Despite the wind and rain, the National Lesbian & Gay Journalists Association National Convention and Media Summit went on as planned, Aug. 25 to 28, in Philadelphia. One highlight of the convention was the awarding of the NLGJA’s 2011 Excellence in Journalism Awards, which recognized Metro Weekly in four categories.
Chris Geidner, Metro Weekly‘s senior political writer, won first place for Excellence in News Writing for his 2010 coverage of ”Don’t Ask, Don’t Tell” repeal. Geidner also received Honorable Mention for the Sarah Pettit LGBT Journalist of the Year award, and won second place in the Excellence in Online Journalism award for coverage of Proposition 8 on Metro Weekly‘s political blog, Poliglot.
Chris Geidner receives award from NLGJA President David Steinberg
(Photo by Scott A. Drake)
Metro Weekly co-publisher Sean Bugg took second place in the Excellence in Opinion Writing category for his July 2010 piece on transphobia, ”Learning Experiences.”
”If there’s anything I’ve learned in the past 10 to 15 years working at Metro Weekly, it’s that we misunderstand what it means to be transgender far, far, far too often,” Bugg says of his awarded opinion piece, adding, ”Nobody really does this to get awards, but they’re really cool when you get them, particularly when they’re from your LGBT peers, which makes it even better.”
Geidner expressed his satisfaction at being able to contribute to the coverage of DADT repeal from a front-row perspective.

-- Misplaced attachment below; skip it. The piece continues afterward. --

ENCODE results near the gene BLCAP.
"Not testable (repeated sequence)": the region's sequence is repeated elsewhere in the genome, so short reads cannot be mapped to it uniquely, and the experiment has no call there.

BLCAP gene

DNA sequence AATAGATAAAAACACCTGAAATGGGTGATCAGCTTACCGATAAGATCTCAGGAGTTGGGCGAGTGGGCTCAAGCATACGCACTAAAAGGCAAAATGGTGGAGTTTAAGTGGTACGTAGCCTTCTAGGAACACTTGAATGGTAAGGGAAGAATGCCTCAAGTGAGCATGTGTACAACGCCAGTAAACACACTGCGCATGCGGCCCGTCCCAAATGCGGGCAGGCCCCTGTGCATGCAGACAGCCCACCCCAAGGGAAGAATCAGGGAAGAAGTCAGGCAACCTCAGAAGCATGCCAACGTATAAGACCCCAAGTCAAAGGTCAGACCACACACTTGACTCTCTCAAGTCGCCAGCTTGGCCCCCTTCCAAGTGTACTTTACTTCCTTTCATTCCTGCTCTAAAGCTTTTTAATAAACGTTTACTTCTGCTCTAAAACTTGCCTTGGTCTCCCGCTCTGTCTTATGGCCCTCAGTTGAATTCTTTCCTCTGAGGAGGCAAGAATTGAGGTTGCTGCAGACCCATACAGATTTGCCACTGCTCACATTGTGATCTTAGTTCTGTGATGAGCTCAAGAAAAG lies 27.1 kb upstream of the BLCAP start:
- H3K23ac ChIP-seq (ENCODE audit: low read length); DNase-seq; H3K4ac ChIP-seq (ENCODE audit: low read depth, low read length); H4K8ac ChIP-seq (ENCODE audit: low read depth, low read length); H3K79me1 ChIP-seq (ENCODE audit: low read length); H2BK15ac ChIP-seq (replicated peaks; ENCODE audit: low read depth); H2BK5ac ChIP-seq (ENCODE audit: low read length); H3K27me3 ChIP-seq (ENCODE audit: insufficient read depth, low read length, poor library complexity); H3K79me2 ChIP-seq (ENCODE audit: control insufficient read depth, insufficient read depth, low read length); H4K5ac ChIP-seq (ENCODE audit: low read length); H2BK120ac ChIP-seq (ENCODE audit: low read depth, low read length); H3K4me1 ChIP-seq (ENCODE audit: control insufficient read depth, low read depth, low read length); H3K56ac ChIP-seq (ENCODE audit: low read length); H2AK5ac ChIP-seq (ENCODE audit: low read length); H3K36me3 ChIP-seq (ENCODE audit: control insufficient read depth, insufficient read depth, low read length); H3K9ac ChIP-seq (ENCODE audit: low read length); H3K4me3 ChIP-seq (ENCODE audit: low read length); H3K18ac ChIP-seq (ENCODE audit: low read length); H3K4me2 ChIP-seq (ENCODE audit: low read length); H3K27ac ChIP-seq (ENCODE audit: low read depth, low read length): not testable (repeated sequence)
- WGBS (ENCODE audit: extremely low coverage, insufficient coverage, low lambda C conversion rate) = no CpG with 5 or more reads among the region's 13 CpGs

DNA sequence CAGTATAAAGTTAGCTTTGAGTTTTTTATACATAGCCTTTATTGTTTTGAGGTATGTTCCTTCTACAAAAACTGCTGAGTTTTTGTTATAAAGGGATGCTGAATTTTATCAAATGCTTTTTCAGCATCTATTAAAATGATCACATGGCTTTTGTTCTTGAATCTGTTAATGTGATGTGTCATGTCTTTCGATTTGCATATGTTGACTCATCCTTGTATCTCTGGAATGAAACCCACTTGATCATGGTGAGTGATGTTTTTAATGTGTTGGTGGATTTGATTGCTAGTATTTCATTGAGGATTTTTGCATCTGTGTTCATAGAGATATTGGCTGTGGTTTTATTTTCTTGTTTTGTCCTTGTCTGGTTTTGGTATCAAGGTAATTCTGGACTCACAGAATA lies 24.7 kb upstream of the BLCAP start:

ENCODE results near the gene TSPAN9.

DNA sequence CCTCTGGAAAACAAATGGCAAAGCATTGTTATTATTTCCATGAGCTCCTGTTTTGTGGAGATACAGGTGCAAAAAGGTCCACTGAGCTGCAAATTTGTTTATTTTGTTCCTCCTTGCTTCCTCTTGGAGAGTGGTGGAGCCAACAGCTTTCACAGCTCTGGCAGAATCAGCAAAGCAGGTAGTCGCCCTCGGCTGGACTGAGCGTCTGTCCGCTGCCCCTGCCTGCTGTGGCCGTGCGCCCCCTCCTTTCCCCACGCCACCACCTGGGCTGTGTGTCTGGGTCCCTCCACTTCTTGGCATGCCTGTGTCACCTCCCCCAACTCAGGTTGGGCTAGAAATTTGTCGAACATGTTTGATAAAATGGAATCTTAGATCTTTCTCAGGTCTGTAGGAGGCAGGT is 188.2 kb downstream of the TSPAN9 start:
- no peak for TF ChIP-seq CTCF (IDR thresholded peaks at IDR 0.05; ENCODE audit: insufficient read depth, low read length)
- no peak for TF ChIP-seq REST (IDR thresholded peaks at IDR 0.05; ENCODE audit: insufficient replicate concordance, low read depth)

”Clearly the key issue going on in D.C. last year for LGBT people was the repeal of ‘Don’t Ask, Don’t Tell,’ he says. ”So I think it was important that the NLGJA recognize the good reporting that went on from several people in D.C. on the issue. It made me happy to see my work on that topic, specifically, recognized for the news value that it provided for people interested in that issue.”
He says his legal background has also been invaluable in covering issues such as Proposition 8 as they play out in the courts.
”I’m basically able to skip a step,” he explains. ”When court rulings come down, when filings are made, I can review them and get a very quick sense of what’s the bottom line, what happened, skipping the middle man – the middle person – of needing to call an attorney to find out what it means. And also then really digging into it then and writing an analysis piece that explains how I see what has happened at any given point.”